16 February 2012

All bounds broken down

Marx’s Capital Volume 1, Part 6a

Innocent-looking factory

All bounds broken down

In the previous three sections of Chapter 10 of Capital, Volume 1, Karl Marx is concerned to show the unrestrained pressure for the “unnatural extension of the working day”.

“Capital cares nothing for the length of life of labour-power. All that concerns it is simply and solely the maximum of labour-power, that can be rendered fluent in a working-day. It attains this end by shortening the extent of the labourer's life, as a greedy farmer snatches increased produce from the soil by robbing it of its fertility,” says Marx.

In a notable aside in Section 5 on slavery, Marx remarks: “once trading in slaves is practiced, become reasons for racking to the uttermost the toil of the slave; for, when his place can at once be supplied from foreign preserves, the duration of his life becomes a matter of less moment than its productiveness while it lasts. It is accordingly a maxim of slave management, in slave-importing countries, that the most effective economy is that which takes out of the human chattel in the shortest space of time the utmost amount of exertion it is capable of putting forth.”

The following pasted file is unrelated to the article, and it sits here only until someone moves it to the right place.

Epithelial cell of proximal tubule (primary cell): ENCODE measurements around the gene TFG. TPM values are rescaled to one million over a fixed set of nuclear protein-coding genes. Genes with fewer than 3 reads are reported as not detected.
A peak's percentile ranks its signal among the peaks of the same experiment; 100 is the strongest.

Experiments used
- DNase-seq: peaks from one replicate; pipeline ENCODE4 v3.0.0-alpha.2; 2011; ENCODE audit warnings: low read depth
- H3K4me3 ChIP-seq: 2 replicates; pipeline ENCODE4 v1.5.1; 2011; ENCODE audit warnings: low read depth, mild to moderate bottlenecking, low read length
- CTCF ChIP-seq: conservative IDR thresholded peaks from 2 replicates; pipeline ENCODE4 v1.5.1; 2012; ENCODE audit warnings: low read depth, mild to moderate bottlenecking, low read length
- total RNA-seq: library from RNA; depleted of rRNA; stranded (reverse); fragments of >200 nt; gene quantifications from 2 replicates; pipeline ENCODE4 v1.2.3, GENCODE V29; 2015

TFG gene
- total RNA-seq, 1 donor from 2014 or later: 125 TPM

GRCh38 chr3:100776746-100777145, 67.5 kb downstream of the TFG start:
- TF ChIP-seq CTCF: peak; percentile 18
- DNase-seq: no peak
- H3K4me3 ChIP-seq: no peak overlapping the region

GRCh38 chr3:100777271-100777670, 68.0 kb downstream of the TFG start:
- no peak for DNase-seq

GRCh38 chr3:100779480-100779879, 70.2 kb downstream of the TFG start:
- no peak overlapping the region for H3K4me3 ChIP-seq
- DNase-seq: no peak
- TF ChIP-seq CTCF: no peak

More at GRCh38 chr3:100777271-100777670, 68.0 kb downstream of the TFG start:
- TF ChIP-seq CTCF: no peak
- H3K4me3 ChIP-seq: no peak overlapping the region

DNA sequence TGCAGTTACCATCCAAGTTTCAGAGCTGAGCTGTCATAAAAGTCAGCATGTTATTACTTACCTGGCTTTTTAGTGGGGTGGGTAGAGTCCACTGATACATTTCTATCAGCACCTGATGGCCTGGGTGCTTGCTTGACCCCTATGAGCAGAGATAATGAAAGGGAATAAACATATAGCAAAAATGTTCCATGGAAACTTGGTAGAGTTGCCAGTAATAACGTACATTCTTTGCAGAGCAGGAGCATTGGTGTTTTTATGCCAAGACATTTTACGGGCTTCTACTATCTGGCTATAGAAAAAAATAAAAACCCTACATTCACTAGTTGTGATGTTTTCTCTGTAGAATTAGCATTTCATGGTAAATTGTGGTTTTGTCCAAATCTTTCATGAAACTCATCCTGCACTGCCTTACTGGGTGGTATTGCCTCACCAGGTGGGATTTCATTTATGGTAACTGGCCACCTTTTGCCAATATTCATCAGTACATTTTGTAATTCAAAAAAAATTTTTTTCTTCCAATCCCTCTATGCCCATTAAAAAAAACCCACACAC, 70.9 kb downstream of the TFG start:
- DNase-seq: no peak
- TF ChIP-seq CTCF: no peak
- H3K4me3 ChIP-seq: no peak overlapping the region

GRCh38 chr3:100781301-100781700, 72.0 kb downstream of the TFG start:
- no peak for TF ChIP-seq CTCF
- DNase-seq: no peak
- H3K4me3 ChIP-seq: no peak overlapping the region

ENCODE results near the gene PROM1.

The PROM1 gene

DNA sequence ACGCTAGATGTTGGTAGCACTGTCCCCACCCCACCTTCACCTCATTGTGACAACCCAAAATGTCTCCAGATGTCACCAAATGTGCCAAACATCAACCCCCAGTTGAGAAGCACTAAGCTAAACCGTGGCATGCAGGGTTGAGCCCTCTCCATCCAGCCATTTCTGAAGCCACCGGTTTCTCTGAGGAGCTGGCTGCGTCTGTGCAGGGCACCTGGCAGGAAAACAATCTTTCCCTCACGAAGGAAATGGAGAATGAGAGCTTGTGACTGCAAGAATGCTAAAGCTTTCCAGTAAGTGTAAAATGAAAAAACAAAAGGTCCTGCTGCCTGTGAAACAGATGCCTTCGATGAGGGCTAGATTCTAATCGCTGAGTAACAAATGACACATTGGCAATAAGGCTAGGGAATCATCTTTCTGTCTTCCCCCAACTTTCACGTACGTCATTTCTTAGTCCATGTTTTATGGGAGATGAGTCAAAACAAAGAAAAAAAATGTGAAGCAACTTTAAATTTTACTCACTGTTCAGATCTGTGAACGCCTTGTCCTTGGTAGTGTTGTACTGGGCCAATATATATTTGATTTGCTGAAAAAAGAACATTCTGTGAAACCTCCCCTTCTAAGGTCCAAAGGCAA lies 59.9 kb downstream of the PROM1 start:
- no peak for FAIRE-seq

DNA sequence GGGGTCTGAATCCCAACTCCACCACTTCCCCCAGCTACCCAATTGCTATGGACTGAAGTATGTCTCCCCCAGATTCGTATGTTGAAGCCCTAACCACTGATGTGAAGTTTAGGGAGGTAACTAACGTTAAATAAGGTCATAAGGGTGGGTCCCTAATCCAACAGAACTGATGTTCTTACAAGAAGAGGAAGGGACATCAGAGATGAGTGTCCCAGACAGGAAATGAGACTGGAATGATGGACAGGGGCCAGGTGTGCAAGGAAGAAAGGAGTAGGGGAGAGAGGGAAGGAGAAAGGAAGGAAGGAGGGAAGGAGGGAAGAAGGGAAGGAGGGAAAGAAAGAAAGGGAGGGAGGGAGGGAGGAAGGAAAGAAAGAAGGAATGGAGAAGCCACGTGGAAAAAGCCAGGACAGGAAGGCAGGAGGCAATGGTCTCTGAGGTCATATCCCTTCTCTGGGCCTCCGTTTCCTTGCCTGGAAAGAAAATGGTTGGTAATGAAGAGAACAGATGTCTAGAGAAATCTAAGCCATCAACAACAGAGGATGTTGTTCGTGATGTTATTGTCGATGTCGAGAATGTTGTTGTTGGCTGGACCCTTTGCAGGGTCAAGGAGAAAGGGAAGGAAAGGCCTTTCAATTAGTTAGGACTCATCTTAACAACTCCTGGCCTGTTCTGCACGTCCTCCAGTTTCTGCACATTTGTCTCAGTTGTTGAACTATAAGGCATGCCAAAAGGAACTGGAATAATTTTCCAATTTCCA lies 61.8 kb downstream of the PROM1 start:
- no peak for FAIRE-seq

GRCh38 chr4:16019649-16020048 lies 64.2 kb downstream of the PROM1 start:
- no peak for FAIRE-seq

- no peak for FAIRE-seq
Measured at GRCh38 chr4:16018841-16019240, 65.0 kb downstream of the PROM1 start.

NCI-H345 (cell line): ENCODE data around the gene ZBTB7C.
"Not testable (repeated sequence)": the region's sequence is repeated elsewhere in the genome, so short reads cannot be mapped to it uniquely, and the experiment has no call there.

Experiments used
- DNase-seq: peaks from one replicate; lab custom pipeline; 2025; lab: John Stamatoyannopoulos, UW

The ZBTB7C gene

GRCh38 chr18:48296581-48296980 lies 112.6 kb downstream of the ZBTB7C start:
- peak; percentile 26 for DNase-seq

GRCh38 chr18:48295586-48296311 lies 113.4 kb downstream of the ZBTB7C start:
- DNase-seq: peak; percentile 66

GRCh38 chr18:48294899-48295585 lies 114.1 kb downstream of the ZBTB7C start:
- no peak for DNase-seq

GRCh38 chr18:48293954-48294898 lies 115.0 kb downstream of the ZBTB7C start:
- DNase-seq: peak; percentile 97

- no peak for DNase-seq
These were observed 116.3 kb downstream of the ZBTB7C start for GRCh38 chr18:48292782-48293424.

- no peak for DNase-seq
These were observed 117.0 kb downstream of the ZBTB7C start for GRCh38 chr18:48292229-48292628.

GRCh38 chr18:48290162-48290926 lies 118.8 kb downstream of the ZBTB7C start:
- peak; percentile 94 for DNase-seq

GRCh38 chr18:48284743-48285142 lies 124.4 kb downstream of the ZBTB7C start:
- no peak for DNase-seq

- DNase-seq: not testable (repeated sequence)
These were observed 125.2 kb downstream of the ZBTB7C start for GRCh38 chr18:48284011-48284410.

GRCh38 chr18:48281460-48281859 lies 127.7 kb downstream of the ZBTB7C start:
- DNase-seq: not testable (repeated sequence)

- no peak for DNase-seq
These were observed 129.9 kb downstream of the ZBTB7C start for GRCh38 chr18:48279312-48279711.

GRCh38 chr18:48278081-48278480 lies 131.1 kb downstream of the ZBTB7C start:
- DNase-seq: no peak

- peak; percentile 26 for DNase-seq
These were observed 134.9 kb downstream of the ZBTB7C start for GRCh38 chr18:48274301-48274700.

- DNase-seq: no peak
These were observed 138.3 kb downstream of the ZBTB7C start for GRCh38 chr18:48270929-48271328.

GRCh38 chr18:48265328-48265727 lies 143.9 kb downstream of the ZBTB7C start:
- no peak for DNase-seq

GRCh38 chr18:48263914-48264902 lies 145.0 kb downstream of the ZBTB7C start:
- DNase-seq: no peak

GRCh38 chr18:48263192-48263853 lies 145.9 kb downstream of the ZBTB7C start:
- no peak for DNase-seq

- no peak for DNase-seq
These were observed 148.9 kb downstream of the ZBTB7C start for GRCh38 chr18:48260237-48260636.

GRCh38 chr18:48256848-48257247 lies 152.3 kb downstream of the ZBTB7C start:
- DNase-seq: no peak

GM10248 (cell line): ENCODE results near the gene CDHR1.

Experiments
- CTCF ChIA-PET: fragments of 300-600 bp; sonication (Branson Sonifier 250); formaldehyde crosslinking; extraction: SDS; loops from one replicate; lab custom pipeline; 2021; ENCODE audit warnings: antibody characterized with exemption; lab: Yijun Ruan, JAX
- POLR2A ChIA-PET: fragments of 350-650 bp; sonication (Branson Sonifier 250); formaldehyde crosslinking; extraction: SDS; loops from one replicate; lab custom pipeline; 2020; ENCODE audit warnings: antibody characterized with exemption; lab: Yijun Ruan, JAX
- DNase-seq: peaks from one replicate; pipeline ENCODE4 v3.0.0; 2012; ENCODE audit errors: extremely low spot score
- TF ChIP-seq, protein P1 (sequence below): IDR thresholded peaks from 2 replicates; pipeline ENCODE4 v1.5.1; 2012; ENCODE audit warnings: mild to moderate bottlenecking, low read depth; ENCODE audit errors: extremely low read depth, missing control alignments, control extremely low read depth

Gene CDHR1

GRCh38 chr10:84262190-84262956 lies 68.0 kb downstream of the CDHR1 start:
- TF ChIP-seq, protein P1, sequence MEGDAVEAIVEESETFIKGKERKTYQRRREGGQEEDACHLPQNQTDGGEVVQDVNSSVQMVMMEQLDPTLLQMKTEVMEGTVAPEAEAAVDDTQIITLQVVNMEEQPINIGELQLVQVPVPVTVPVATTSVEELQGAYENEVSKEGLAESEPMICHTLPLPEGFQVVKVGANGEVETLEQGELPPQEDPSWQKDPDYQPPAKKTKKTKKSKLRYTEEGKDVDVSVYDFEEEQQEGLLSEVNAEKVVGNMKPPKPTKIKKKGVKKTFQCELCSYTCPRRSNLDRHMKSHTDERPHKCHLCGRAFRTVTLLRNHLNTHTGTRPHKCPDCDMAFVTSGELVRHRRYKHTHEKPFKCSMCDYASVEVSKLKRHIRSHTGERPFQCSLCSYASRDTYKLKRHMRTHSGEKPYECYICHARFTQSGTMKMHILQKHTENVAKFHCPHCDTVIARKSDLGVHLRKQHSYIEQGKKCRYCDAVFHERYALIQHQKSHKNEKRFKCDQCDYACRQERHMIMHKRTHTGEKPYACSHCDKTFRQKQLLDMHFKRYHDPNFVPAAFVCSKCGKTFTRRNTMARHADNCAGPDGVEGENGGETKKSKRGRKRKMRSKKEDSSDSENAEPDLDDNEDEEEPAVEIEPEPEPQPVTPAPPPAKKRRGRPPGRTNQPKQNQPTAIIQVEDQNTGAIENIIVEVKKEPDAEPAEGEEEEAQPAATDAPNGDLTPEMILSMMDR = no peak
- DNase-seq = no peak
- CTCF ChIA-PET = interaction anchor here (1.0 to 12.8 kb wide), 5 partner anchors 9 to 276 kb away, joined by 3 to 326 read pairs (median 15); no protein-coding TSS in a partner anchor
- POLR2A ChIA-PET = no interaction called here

Marx uses this remark on slavery to compare with capital, which he finds equally careless of life, and narrates how workers were terrorised into accepting these terrible conditions.

In Section 6, Marx records: “After capital had taken centuries in extending the working-day to its normal maximum limit, and then beyond this to the limit of the natural day of 12 hours, [98] there followed on the birth of machinism and modern industry in the last third of the 18th century, a violent encroachment like that of an avalanche in its intensity and extent. All bounds of morals and nature, age and sex, day and night, were broken down.”

This is the Section that contains Marx’s account of the Chartists, some of whom he had befriended, and of their campaign for a Ten Hour Day.

At the beginning of Section 7 Marx writes, in case we should forget: “The reader will bear in mind that the production of surplus-value, or the extraction of surplus-labour, is the specific end and aim, the sum and substance, of capitalist production, quite apart from any changes in the mode of production, which may arise from the subordination of labour to capital.” This section, two pages long, summarises the chapter on The Working Day, while also mentioning the US agitation for the 8 Hour Day, and the support it got from the International Working Men’s Association (the First International) of which Marx had been the founding Secretary.

The Working Day is a readable, prose chapter. Anyone can understand it.

Image: Johnson and Johnson factory, USA, 1886


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